November 20, 2018, 1200 UTC
Francesco De Paolis
Interpreter: Olga Moncuquet
Unable to attend:
Eskil Van Loosdrecht
Roll Call—Rosalie White, K1STO
Welcome—Frank Bauer, KA3HDO, Oliver Amend, DG6BCE
Frank Bauer welcomed team members and because of problems with talking due to a cold, he asked Oliver Amend to chair the meeting.
Oliver Amend took the opportunity, on behalf of the three ARISS officers, to remember November 20, 1998 as, the day the first ISS module, Zarya, was launched; it traveled on a Proton rocket into space. Two weeks later, the Unity module was launched aboard STS-88 Endeavour and attached to Zarya. This assembly stayed uninhabited for almost 2 years. ARISS is thankful to all countries, space agencies, and all volunteers who supported and still support ARISS in its STEAM education. Oliver Amend took the opportunity, as well, to explain an item to ARISS-I delegates from the Maryland meetings, since some delegates had to leave the meetings early. He explained that at the Saturday technical meeting, the team learned that astronaut training to use the Service Module radios, performed at Energia by Sergey Samburov had stopped for some reason. A side meeting was held that Saturday to discuss this and develop a forward plan. Sergey Samburov approved Serena Aunon-Chancellor to continue to use the Service Module radios with an understanding that all future crew members that plan to use the radio get the proper training. The team really appreciates the efforts and engagement of Sergey Samburov in his initiatives and assistance in overcoming the problem. He made extra efforts, upon returning to Russia, to train David Saint-Jacques.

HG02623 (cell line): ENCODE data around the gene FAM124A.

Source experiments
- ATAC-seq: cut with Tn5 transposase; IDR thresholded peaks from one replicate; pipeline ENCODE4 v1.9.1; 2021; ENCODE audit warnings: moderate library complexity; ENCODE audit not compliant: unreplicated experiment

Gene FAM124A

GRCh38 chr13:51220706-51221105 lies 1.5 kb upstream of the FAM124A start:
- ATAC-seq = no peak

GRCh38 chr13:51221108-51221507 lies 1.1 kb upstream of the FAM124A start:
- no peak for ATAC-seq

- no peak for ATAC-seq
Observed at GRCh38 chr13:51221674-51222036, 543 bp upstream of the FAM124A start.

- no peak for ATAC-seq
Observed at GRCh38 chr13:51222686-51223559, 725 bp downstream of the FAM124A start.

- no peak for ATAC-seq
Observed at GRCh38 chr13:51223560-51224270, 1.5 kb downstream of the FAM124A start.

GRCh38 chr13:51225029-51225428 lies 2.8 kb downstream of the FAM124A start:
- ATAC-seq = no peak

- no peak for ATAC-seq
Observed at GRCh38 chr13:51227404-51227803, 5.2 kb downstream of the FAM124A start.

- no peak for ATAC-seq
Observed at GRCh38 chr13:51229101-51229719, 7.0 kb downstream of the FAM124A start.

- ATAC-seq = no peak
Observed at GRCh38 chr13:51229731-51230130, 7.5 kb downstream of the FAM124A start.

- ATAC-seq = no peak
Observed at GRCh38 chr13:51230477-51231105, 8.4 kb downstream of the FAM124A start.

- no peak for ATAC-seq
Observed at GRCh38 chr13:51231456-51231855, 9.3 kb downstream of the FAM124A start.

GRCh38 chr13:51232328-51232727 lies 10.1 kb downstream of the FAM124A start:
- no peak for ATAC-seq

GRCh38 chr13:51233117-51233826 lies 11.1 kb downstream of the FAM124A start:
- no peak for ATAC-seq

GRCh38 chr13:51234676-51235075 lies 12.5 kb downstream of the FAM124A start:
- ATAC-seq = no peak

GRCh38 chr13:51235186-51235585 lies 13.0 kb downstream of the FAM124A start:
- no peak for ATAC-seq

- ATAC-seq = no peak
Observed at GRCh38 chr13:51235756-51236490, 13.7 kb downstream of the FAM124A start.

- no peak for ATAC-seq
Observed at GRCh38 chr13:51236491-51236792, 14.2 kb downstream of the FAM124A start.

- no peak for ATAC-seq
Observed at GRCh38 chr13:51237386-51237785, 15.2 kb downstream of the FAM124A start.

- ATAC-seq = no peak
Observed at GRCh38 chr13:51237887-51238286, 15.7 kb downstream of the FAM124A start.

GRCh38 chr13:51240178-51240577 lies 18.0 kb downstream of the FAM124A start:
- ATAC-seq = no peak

Frank Bauer summarized things this way: The team discovered a problem and solved it together as an international team. The international collaboration is greatly appreciated.
1. Call for Acceptance of Minutes—Rosalie White, K1STO
Summary: The minutes from the ARISS-International Monthly Meeting on September 18, 2018 were completed by Rosalie White on September 20 and distributed on September 22, 2018.
Discussion: Bruce Hunter moved to accept the minutes and Gaston Bertels seconded the motion. There were no objections, so the minutes were accepted.
2. ARISS International Face-to-face Meeting—Frank Bauer, KA3HDO
Summary: The ARISS International Delegates meeting was October 17-19, 2018 at the College Park Airport/Aviation Museum Conference Center in College Park, Maryland. The following day, October 20, was an ARISS Hardware Technical Interchange Meeting. Presentations were given on ARISS operations, student and general public education, current hardware development, experimentation initiatives such as the Tanusha CubeSats and MarconISSta, future opportunities such as the Lunar Orbiting Gateway, ARISS sustainment and much more. Tours included: NASA Goddard, the K6DUE telebridge station, College Park Airport Museum, National Air & Space Museum (Udvar Hazy) and a Washington DC general tour. Special evening events were a banquet on Thursday and Frank and Janet Bauer’s Open House on Tuesday. Carol Jackson has sent a request for meeting feedback in a 3, 2, 1 format; please send her your inputs no later than Friday, November 23.